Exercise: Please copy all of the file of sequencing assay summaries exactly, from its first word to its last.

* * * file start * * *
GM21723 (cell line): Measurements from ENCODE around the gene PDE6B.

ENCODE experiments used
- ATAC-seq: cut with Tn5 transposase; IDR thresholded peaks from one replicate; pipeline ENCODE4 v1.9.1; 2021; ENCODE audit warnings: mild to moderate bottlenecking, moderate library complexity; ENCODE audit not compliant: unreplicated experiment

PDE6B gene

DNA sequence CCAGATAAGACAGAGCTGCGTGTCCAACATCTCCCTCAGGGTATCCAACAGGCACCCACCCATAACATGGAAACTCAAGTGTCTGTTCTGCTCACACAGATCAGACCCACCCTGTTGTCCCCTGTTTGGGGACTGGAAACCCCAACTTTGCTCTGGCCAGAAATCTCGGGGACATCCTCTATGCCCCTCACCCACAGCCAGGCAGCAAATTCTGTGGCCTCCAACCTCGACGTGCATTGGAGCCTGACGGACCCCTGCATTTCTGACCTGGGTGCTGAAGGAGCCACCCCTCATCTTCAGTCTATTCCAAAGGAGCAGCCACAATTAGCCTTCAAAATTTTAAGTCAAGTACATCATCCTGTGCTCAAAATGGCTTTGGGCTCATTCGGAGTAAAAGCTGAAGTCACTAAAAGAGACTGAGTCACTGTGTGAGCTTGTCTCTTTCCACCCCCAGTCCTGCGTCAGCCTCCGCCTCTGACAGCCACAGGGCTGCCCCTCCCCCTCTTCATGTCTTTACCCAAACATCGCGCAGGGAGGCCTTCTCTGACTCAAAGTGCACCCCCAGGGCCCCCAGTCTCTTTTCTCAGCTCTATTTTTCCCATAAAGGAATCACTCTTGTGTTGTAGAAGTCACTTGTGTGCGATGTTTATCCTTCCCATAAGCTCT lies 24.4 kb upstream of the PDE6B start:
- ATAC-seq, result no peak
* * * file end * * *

GM21723 (cell line): Measurements from ENCODE around the gene PDE6B.

ENCODE experiments used
- ATAC-seq: cut with Tn5 transposase; IDR thresholded peaks from one replicate; pipeline ENCODE4 v1.9.1; 2021; ENCODE audit warnings: mild to moderate bottlenecking, moderate library complexity; ENCODE audit not compliant: unreplicated experiment

PDE6B gene

DNA sequence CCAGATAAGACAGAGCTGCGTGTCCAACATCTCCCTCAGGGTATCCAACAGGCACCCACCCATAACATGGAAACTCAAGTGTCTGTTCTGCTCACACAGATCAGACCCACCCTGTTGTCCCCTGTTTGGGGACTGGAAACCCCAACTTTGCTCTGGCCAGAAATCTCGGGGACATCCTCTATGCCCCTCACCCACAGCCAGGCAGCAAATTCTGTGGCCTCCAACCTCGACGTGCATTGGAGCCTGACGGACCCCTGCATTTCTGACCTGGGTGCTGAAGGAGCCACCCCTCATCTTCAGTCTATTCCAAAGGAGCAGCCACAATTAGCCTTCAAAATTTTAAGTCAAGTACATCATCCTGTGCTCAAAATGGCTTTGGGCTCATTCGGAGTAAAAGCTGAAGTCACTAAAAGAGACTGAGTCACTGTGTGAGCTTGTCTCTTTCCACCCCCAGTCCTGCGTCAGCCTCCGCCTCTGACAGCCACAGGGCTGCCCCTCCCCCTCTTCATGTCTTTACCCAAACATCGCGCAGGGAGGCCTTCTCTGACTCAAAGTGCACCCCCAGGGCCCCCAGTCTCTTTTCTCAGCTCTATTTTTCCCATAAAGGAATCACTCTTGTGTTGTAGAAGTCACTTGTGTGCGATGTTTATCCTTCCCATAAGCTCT lies 24.4 kb upstream of the PDE6B start:
- ATAC-seq, result no peak